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[PHOTOS] Thaipusam 2015: 19 Highlights Of Inspiring Moments And Dedicated Devotees

This year's Thaipusam that was held on 3 February was filled with public processions, devotees carrying kavadis, vel skewers piercing their bodies and more. Here are some of the highlights from the celebrations.

Cover image via www.imkiran.com

1. More than a million devotees and tourists made way their way to the shrine in the Batu Caves temple to pay their offerings to Lord Murugan

2. The Lord Murugan statue at Batu Caves looked just as grandiose during nightfall...

3. ...as it did during the sunny, bright days

4. Photojournalist, Kiran Kreer was also at the festivity and captured these stunningly moving acts of devotion by these two men

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Image via www.imkiran.com
Image via www.imkiran.com

5. As well as shared with us the intimate moments that took place before that

6. A 64-year-old Australian, Carl Vadivella Belle won over the locals' hearts with his dedication when he joined the Hindu celebration

7. The Thaipusam celebration also saw fellow Penangites taking part in the traditional Hindu rituals, proving that race and religion is no barrier in true 1Malaysia spirit!

8. The smashing of coconuts as a symbol of breaking of one’s ego, the coconut water defining purity and cleansing of the soul

Devotees will smash the coconut that had been prepared along the road. This symbolize people smash open the ego and review the inner purity of himself. This also believes will smash away the obstacle in life and bring a better clearer path.

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9. Devotees were seen carrying pots of milk, one of the various types of kavadi (burdens)

For Hindus, paying penance to their deities by carrying milk pots is a common practice, especially during the annual Thaipusam festival.

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10. While other kavadi carriers have hooks placed on their skin with different variation of fruits attached

11. Adults and children alike shaved their head on this day to show their gratitude and devotion to Lord Murugan

12. Which resulted in these oddly satisfying photos of the aftermath at the shaving booth

13. Many devotees have their cheeks pierced through...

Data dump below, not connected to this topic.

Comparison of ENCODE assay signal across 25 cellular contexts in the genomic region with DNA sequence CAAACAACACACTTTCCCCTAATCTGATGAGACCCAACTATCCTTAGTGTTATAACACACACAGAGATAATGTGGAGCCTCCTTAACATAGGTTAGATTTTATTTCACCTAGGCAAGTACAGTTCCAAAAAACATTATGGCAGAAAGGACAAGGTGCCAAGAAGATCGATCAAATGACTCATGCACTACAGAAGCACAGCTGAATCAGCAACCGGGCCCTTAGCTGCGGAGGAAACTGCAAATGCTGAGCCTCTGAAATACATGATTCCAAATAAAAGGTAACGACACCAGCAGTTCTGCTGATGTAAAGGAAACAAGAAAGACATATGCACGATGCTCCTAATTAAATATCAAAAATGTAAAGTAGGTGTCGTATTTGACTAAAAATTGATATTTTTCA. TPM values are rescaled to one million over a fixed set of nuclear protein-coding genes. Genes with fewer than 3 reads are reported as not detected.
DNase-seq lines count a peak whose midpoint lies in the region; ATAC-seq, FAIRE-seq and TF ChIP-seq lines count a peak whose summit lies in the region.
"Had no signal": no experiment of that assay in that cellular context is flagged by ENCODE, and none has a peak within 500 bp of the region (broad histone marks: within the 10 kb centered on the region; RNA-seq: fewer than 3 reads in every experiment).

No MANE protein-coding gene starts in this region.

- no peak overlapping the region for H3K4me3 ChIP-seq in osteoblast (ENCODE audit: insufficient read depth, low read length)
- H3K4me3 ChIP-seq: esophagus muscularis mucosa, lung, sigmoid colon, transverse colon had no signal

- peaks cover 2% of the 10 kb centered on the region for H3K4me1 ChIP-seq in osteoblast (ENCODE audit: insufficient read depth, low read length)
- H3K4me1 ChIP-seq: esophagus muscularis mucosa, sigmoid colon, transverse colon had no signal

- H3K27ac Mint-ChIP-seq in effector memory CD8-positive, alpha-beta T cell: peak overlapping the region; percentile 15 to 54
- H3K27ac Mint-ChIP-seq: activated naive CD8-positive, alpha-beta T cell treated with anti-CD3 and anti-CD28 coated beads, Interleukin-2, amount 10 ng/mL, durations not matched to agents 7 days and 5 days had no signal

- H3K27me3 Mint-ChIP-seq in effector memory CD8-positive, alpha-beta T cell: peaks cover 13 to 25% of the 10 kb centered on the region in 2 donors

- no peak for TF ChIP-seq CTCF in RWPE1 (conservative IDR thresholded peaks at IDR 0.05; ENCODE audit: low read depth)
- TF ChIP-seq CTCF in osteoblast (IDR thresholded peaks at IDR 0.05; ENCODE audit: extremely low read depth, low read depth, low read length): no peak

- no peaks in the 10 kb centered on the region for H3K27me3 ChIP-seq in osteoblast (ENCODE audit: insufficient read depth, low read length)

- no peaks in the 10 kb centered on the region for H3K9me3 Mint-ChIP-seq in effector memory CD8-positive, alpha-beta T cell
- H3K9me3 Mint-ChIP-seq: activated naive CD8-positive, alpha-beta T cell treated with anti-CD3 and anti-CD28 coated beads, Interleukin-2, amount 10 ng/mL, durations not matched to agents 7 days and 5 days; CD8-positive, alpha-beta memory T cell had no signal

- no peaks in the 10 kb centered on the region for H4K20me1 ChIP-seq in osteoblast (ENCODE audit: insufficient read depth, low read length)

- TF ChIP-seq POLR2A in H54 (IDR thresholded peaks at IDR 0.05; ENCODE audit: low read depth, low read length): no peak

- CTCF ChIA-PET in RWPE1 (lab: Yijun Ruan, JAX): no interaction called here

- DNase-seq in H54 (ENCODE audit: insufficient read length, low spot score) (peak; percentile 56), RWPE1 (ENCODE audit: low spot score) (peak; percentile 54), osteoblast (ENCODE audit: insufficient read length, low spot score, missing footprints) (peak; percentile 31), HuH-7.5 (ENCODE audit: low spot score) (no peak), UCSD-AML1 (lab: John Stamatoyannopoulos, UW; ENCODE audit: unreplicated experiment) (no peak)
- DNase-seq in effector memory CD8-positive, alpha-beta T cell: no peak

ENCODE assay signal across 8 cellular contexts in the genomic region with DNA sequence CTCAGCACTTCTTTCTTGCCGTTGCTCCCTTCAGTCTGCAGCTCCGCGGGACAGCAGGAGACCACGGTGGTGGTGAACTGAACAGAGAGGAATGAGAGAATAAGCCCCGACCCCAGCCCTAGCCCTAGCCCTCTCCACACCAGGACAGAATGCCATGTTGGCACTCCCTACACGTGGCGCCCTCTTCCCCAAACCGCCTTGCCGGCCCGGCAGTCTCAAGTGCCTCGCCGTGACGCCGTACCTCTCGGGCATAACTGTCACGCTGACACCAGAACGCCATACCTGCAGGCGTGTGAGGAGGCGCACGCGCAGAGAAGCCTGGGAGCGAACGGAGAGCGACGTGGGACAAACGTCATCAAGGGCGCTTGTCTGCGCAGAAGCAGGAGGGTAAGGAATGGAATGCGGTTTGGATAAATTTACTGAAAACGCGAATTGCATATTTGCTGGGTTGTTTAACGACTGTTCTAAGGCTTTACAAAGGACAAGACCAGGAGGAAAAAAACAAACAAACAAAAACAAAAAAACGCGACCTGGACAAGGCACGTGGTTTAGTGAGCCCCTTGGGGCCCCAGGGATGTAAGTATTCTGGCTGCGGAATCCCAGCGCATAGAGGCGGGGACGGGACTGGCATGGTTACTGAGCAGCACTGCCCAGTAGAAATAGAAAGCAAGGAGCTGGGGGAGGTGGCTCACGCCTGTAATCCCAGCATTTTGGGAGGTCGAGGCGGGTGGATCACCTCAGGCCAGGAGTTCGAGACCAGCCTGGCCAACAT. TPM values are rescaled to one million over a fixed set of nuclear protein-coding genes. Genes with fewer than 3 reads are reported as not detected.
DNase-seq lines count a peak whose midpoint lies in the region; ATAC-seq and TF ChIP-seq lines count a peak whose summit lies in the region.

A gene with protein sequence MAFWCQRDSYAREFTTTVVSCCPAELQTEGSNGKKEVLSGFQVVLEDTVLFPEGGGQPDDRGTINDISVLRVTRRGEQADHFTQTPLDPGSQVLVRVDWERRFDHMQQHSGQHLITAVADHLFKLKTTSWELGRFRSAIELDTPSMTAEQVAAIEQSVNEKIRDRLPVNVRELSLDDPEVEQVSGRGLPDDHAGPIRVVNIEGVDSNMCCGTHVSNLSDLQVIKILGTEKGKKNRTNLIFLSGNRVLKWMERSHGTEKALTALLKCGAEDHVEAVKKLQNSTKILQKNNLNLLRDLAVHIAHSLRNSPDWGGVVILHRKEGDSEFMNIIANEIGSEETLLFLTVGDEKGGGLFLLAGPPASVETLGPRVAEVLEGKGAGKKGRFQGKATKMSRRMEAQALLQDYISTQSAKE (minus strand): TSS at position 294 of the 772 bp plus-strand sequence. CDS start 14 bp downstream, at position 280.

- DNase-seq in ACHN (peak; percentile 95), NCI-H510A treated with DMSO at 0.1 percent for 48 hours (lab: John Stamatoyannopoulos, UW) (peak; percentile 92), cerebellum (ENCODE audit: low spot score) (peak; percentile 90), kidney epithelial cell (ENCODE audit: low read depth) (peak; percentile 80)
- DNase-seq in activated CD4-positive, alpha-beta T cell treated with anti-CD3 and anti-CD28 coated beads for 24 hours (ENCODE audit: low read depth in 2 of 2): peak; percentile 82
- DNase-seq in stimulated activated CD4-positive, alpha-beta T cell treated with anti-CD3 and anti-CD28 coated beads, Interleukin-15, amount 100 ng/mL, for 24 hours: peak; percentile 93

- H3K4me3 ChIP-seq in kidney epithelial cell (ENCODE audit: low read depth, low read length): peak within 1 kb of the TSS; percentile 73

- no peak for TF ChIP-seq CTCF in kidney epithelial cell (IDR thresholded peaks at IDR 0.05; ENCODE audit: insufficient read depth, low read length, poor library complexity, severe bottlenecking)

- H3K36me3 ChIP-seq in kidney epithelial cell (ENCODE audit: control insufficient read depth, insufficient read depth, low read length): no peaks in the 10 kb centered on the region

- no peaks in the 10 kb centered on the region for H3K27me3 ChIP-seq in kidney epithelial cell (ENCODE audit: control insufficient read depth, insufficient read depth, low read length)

Thaipusam is most famous for the handful of worshipers who pierce their faces and bodies with swords, skewers, and hooks.

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14. ...whereas some have some multiple mortification of the flesh at one time

Unbelievably, the worshipers who pierce their tongues, cheeks, and faces with sharp objects hardly bleed and report feeling very little pain!

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15. Vibrant and beautifully decorated kavadis were also present at the festivity

16. The sight of devotees being covered in piercings is not uncommon on this day

17. We're equally impressed yet amazed by these men's piercings on their backs

Heavy, artistic shrines known as kavadis are attached to volunteers with piercings and then carried through the crowd.

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18. This man proving that his disability is anything but a hindrance to his devotion deserves an honorary mention!

19. Also, how can we forget Najib and Rosmah who were at Batu Caves, joining the Thaipusam celebrations? How cute!

Thaipusam is a Hindu festival celebrated on the day of the full moon, typically on the month of January or February

Thaipusam is a Hindu festival celebrating Lord Murgan, the Tamil god of war. Contrary to widespread belief, Thaipusam is not meant to be Lord Murgan's birthday, but rather a day to celebrate his gift of a spear from Parvati.

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The exact date of this important Hindu event is based on the full moon day in the month of Thai (January/February) in the Hindu calendar. The celebrations take place on a grand scale at the Batu Caves (Sri Subramaniar Swamy Temple) just outside of Kuala Lumpur. Besides the Batu Caves; Hindus also gather at the Balathan­dayuthapani Temple or Waterfall Hill Temple in Penang, the Sri Subramaniya Swamy Temple in Sungai Petani (Kedah), and the Sri Subramaniar Swamy Temple in Ipoh (Perak).

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